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This Cochrane systematic review of trials found that a progesterone releasing coil device (mainly Mirena®) inserted in the womb was more effective at reducing heavy periods than taking oral tablets. The coil led to more minor side effects, but improved quality of life, compared with tablets. Surgical removal of the womb, hysterectomy, was more effective than the coil, but is more invasive and costly. A second surgical option - removing the womb lining – was similar at reducing heavy bleeding and improving quality of life as the coil. The findings are in line with 2007 NICE guidance saying the coil should be the first treatment considered.

Why was this study needed?

Heavy menstrual bleeding does not necessarily mean there is anything seriously wrong, but it can affect a woman physically, emotionally and socially, and can disrupt everyday life. It is not clear how common it is in the UK, but around 1 in 10 of all gynaecology referrals includes heavy menstrual bleeding. If treatment is needed, medication is most commonly used first. If this doesn’t work surgery is a later option. This can include removal of the womb (hysterectomy), or womb lining. Both operations carry risks associated with having major surgery and hysterectomy removes the ability to have children. This Cochrane systematic review aimed to find the most effective treatments for heavy menstrual bleeding by looking at all relevant trials. It updated a 2005 review with more recent studies.

What did this study do?

The study was a systematic review of randomised controlled trials. It included 21 trials involving 2,082 women of reproductive age who had heavy menstrual bleeding that was not due to a disease. Most trials excluded women with fibroids. The review compared the progesterone-releasing coil with a placebo or taking tablets, or surgical options. Only the coil device containing the hormone levonorgestrel remain on the market, so the researchers drew conclusions based on this hormone alone. Cochrane systematic reviews follow a rigorous process so are considered reliable.

What did it find?

  • The progesterone-releasing coil reduced blood loss by an average of 67ml (95% confidence interval 43 to 91ml) more than taking tablets, such as hormone treatment or mefenamic acid. This was linked to a slightly higher chance of side effects using the coil including pelvic pain, breast tenderness and benign ovarian cysts. Despite this, the coil was more effective at improving quality of life, and women were more likely to continue using the coil after two years of treatment, compared with tablets.
  • However, almost half (46%) of women using the coil eventually needed surgical removal of the womb to control bleeding within 10 years.
  • There were no differences in patient satisfaction for any of the treatments.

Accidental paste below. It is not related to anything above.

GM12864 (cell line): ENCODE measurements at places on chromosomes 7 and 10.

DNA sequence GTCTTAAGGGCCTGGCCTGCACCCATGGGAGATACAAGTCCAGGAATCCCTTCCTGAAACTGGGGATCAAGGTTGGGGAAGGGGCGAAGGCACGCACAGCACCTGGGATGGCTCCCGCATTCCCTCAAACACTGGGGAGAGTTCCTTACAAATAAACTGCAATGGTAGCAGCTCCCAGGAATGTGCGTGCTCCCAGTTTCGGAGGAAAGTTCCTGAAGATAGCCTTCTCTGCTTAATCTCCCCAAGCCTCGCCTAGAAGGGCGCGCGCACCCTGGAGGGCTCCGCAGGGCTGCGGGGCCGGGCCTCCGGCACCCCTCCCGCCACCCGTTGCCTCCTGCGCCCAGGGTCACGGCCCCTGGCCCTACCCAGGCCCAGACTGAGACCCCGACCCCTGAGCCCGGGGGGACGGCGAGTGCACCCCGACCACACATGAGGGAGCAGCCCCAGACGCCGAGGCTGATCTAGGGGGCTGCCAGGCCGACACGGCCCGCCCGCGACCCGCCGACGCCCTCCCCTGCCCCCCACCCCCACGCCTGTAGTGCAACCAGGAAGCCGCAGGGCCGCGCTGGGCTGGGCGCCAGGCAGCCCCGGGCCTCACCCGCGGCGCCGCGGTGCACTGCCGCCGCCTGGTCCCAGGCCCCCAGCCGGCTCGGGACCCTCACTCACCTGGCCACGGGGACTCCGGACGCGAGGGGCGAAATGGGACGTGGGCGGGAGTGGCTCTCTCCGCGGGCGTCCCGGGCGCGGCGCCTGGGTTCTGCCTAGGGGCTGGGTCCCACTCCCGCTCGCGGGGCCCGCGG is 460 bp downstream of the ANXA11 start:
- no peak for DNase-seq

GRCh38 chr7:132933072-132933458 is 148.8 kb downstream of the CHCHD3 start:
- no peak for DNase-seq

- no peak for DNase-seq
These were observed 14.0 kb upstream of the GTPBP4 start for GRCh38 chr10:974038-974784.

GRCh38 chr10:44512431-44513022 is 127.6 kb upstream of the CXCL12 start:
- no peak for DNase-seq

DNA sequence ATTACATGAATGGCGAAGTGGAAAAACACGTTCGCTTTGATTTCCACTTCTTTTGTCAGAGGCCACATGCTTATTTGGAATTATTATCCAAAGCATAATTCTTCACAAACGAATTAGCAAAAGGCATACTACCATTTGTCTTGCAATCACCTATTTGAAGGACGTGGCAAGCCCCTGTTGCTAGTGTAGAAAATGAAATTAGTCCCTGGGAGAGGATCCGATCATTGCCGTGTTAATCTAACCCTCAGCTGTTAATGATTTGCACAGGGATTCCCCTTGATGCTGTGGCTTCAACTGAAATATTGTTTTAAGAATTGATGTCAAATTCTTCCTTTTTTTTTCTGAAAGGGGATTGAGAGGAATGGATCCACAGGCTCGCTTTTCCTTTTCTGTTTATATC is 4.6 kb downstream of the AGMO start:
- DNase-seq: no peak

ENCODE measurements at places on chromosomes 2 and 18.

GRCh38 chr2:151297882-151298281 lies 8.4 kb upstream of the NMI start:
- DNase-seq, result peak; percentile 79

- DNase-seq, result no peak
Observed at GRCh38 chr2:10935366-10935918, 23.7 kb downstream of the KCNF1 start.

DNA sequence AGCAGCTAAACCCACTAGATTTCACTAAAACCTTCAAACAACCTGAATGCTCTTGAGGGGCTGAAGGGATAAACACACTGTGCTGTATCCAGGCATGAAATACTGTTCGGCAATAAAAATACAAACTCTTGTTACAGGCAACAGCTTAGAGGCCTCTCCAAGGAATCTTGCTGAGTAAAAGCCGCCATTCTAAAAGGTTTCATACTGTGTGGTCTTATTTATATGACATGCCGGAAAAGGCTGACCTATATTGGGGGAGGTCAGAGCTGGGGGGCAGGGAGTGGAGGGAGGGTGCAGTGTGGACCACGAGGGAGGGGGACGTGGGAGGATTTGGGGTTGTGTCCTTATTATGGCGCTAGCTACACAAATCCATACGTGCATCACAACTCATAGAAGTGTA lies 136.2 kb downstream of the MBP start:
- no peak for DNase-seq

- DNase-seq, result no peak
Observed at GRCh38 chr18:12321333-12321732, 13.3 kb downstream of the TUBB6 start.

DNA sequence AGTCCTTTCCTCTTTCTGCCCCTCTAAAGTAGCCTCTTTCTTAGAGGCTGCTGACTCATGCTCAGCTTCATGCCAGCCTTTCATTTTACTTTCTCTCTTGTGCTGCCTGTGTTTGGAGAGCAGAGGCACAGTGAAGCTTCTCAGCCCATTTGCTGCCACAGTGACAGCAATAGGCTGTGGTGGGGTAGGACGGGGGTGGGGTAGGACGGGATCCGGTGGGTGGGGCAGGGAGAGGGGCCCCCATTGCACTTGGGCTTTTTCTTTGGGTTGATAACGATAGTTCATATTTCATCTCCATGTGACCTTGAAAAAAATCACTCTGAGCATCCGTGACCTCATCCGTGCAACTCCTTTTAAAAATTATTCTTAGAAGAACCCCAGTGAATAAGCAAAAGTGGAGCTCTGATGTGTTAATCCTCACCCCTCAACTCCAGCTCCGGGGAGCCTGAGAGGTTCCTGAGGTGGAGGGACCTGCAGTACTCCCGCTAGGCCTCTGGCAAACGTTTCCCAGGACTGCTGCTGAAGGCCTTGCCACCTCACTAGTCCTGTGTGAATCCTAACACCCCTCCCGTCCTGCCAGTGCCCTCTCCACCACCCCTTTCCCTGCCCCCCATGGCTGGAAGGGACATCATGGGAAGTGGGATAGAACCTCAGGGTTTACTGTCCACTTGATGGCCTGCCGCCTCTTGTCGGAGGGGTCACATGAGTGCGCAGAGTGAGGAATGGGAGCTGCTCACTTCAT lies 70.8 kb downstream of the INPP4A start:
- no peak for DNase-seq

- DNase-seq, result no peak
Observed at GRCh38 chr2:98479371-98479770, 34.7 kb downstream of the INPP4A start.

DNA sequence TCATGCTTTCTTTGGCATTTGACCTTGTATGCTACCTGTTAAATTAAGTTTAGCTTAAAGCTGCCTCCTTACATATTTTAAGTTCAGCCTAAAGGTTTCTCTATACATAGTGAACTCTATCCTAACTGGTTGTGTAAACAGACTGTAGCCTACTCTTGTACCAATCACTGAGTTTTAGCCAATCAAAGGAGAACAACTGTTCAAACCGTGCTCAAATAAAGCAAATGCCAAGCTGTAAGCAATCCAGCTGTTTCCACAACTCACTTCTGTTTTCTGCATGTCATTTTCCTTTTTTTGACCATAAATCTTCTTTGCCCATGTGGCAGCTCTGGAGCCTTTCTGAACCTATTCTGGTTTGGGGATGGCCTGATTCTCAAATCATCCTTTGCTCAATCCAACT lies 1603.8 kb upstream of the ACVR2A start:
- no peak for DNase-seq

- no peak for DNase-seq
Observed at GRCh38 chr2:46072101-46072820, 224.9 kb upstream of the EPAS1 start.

• Removing the womb was most effective at reducing heavy menstrual bleeding but was the most expensive option, even over ten years.
  • The findings are consistent with the 2005 Cochrane review. But their strength has increased as 12 more trials were included with more comparisons against no treatment.

What does current guidance say on this issue?

2007 NICE guidance recommends offering the progesterone-releasing coil as the first choice treatment for women who do not have underlying disease such as large fibroids, non-cancerous growths in or around the womb. The second choice is oral medication using tranexamic acid or non-steroidal anti-inflammatory drugs, or combined oral contraceptives. This guidance is due to be updated but a specific date has not been given.

What are the implications?

The findings are in line with existing 2007 NICE guideline treatment recommendations. This review strengthens the evidence on effectiveness and acceptability of the progesterone-releasing coil and so adds further weight behind its place as the first-line treatment option, before other medication or surgery. However, research evidence was incomplete on women’s satisfaction with the full range of treatments, so services should offer women information and choice on the options.



Lethaby A, Hussain M, Rishworth JR, Rees MC.  Progesterone or progestogen‐releasing intrauterine systems for heavy menstrual bleeding. Cochrane Database Syst Rev. 2015;(4):CD002126.



Clegg J, King E. Estimation of haemoglobin by the alkaline haematin method. BMJ. 1942;2(4263):329.

Higham JM. O’Brien PM, Shaw RM. Assessment of menstrual blood loss using a pictorial chart. Br J Obstet Gynaecol. 1990; 8: 734–739.

NHS Choices. Heavy periods (menorrhagia). [internet] London: NHS Choices; updated 2014.

NICE. Heavy menstrual bleeding. CG44. London: National Institute for Health and Care Excellence; 2007.

Produced by the University of Southampton and Bazian on behalf of NIHR through the NIHR Dissemination Centre

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Heavy menstrual bleeding is defined as excessive menstrual blood loss that interferes with a woman’s physical, social, emotional, or material quality of life. The clinical definition is blood loss of at least 80 ml per menstrual cycle, but some women feel their blood loss is excessive when it is less than this.

The two main ways of measuring menstrual blood loss are the alkaline haematin test, a laboratory test and the Pictorial Bleeding Assessment Chart, a more subjective score filled out by the woman herself. Although the laboratory test is more accurate, it is impractical to organise, so the self‑completed chart is more commonly used.

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